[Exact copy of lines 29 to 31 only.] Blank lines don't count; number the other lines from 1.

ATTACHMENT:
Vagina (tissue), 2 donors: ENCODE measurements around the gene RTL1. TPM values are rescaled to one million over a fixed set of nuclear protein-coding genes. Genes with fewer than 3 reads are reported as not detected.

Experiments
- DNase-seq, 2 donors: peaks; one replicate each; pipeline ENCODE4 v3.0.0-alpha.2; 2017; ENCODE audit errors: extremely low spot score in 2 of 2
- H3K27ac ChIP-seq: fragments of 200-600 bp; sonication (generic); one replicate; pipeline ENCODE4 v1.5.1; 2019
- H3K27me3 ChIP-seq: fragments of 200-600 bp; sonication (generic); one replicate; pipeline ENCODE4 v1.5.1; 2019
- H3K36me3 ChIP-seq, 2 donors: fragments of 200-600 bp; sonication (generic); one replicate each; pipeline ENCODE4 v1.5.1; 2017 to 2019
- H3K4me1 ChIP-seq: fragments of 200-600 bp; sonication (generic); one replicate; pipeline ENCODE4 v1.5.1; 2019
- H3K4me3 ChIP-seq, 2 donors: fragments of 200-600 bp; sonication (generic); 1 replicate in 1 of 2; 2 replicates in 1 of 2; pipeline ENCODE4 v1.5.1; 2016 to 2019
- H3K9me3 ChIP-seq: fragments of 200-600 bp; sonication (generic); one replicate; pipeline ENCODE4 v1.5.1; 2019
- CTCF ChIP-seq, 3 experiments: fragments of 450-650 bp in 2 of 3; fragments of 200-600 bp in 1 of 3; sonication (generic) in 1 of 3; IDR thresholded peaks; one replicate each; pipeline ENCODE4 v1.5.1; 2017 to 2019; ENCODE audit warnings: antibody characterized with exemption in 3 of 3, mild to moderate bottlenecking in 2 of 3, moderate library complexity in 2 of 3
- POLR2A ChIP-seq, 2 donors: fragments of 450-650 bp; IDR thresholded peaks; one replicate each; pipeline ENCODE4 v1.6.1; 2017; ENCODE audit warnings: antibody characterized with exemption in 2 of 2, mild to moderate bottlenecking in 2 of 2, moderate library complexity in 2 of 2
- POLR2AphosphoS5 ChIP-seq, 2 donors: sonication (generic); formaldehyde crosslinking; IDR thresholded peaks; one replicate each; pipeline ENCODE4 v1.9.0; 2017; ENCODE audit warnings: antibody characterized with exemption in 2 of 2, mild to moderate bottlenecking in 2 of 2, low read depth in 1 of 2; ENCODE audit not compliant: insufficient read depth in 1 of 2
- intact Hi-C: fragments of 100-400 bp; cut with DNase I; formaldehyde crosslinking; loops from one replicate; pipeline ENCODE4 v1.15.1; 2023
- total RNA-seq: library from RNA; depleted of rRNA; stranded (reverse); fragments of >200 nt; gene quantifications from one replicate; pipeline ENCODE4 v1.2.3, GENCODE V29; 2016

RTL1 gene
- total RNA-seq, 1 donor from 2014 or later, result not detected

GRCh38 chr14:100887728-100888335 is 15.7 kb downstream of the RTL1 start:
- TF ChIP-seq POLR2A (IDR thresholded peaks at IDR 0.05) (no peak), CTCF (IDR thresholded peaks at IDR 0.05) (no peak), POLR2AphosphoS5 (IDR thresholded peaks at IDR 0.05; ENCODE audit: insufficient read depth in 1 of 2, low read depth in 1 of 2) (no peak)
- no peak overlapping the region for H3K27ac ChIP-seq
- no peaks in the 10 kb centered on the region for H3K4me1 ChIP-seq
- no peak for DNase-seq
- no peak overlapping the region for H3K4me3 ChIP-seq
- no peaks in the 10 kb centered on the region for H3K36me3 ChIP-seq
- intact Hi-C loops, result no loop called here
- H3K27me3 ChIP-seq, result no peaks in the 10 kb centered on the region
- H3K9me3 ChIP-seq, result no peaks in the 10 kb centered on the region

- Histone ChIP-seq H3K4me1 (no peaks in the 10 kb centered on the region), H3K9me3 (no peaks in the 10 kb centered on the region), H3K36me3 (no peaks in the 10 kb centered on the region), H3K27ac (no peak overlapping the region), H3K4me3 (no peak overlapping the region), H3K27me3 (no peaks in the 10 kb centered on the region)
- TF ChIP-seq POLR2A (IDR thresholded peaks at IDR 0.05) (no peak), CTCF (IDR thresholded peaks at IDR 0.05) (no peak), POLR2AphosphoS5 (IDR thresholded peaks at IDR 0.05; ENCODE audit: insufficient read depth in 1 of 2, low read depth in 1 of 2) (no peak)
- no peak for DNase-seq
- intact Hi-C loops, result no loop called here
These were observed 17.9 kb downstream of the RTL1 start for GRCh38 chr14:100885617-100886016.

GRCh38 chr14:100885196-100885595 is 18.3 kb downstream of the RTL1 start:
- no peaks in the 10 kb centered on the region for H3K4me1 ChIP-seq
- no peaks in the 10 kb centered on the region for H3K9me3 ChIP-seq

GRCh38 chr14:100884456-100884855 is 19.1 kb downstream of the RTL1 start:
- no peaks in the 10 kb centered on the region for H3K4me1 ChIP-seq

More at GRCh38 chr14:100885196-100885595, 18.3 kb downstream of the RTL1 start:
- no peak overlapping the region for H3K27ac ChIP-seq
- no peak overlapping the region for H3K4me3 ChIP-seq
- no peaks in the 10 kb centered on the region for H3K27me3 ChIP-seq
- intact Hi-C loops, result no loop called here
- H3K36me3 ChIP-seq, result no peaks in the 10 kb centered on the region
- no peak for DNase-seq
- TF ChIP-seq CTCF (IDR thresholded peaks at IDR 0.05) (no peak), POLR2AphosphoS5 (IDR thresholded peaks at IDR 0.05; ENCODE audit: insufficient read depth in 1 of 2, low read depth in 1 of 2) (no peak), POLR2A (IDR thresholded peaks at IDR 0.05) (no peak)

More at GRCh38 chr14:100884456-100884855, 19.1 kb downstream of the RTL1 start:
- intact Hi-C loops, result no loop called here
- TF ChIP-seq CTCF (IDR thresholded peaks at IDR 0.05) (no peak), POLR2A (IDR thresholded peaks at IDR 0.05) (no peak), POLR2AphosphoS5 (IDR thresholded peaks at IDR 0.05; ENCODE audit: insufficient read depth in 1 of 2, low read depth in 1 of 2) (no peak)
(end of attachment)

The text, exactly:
- no peak for DNase-seq
- intact Hi-C loops, result no loop called here
These were observed 17.9 kb downstream of the RTL1 start for GRCh38 chr14:100885617-100886016.